What you need to know about Office 2016

What You Need to Know About Office 2016

Technology fans got their first look at Microsoft Office 2016 when images of its updated interface surfaced online in March. But it wasn’t until early September that Microsoft officially confirmed its existence, and told us what to expect when it went on sale. Now that it’s available, here’s a summary of what you need to know about Office 2016.

Outlook is moving to the cloud

Outlook 2016’s interface hasn’t changed much, but it has some great new features. For example, when attaching a file to an email, you’ll get the option to copy it to the cloud. This not only makes it easier to find in the future, it also means that people can collaborate on one version of a file instead of constantly sending each other updates.
Outlook also has a new email filter called ‘Clutter’, which uses machine learning to identify messages that, though not spam, might rank low on your list of priorities.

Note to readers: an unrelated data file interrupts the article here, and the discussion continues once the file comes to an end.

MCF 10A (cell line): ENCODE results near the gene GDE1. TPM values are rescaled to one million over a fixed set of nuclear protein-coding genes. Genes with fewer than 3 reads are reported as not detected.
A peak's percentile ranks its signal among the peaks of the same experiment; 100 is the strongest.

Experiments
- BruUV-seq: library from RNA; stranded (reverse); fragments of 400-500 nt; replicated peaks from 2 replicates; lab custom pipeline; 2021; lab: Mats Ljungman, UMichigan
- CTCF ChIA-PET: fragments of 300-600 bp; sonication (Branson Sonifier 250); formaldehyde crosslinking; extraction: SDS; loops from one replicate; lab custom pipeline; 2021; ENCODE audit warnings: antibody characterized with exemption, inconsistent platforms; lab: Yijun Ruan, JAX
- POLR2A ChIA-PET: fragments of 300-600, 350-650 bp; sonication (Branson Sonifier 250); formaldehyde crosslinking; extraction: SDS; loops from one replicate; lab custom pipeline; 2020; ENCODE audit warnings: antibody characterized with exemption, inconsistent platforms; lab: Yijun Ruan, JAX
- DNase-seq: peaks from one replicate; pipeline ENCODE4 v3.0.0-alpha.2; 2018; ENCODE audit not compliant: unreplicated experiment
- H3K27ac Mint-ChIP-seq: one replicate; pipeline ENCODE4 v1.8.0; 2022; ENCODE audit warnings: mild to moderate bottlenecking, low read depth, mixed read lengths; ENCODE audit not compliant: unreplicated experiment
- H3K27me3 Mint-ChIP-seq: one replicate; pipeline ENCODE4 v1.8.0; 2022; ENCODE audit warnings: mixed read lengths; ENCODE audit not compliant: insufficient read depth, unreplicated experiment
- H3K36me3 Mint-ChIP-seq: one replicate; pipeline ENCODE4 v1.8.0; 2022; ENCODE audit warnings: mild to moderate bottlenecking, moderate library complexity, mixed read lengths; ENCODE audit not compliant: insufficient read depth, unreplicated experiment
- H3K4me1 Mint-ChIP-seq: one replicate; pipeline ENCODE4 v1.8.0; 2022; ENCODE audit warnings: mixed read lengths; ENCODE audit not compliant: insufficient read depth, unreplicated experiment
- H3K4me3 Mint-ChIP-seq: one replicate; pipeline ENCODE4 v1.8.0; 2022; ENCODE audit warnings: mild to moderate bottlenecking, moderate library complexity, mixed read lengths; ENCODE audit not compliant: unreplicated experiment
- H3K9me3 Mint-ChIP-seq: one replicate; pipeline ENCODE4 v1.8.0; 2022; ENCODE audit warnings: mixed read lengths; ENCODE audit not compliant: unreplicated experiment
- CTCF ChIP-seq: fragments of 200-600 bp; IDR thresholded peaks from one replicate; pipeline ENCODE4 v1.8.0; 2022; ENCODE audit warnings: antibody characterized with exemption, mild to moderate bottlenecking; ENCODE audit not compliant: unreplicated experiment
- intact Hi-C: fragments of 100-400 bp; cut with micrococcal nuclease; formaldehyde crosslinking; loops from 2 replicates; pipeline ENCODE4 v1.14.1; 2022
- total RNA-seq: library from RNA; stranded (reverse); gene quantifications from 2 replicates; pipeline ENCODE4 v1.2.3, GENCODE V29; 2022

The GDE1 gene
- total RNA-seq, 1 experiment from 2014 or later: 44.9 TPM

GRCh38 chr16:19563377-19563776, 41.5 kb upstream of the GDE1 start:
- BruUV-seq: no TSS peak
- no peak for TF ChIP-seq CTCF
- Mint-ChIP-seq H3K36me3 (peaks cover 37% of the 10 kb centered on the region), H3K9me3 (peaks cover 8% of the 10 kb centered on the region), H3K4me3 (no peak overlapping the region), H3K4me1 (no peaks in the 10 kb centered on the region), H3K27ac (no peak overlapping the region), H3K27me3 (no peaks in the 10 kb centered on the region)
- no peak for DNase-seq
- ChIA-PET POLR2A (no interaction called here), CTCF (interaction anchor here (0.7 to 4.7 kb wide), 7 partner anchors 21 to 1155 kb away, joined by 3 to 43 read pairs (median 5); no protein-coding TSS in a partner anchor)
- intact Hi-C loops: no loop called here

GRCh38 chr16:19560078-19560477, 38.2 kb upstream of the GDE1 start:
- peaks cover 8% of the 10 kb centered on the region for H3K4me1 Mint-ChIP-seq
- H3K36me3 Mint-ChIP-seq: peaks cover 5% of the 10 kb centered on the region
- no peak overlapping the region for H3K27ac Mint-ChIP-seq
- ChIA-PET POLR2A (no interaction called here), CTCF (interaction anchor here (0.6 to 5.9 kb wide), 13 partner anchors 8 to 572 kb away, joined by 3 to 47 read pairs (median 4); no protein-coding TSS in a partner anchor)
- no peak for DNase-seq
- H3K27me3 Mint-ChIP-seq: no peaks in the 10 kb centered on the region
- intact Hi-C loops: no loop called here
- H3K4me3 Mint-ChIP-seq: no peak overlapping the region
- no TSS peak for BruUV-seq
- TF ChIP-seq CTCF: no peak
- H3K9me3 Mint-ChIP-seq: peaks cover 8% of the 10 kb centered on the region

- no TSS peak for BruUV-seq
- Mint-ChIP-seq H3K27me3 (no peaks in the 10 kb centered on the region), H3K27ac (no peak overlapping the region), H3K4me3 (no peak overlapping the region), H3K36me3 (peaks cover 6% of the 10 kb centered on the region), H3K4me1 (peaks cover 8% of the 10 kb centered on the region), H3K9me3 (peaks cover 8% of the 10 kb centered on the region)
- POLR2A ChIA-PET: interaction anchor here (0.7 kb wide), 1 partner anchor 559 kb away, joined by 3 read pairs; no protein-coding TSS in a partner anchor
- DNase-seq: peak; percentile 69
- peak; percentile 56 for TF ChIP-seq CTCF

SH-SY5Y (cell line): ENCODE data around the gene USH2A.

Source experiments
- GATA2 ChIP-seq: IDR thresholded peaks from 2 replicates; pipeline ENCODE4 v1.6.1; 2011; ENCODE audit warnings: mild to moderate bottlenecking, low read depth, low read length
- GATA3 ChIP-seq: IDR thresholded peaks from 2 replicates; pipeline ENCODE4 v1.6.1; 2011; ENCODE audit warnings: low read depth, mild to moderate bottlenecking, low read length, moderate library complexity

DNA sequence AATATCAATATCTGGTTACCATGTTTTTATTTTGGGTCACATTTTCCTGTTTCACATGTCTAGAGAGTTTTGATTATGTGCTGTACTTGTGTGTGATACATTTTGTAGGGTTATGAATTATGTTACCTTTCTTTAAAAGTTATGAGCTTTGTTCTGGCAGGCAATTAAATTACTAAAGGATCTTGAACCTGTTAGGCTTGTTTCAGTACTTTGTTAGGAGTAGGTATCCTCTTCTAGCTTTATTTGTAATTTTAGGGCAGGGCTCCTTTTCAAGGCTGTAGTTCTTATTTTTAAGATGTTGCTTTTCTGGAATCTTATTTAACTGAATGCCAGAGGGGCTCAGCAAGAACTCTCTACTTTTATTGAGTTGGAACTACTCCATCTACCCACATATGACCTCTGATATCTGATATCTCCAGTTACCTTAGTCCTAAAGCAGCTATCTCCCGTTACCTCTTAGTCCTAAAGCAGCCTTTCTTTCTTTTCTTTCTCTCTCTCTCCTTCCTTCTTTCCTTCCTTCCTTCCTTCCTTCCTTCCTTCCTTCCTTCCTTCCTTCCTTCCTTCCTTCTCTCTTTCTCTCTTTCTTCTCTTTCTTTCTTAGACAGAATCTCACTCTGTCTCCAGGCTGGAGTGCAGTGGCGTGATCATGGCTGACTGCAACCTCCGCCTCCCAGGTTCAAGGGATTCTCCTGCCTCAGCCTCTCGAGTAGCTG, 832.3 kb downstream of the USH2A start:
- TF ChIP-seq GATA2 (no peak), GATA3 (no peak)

Word supports real-time collaboration

For a while now, Office Online users have been able to use ‘Live Typing’ to watch colleagues edit a shared Word document in real time. Now it’s coming to the desktop version, making collaboration even easier.
Word 2016 also features a new way for you to find the exact button you’re looking for. ‘Tell Me’ lets you avoid Office’s menus and simply tell Word what you want to do. It’s a similar idea to Clippy, Office 98’s assistant – but more effective and less annoying (sorry Clippy …).

PowerPoint gives the power back

One common complaint about PowerPoint has been that it offers a limited range of editing tools. With Office 2016, however, it’s easier than ever to develop a visual style that suits your subject matter.
For example, ‘Variants’ allows you to change colour schemes for the included design themes. Similarly, a redesigned Format Options pane lets you quickly select text and shape options for every feature of your presentation.

Excel is better at integrating new data

Microsoft has tweaked Excel 2016 to be more efficient in the ‘Big Data’ world.
Excel 2013 users could use Power Query, a data analysis plug-in that simplified data integration and combined multiple data sources into single spreadsheets. Excel 2016 includes Power Query as a standard feature. It also integrates completely with Power BI, Microsoft’s online tool for visualising data and using personalised dashboards to track key data metrics.

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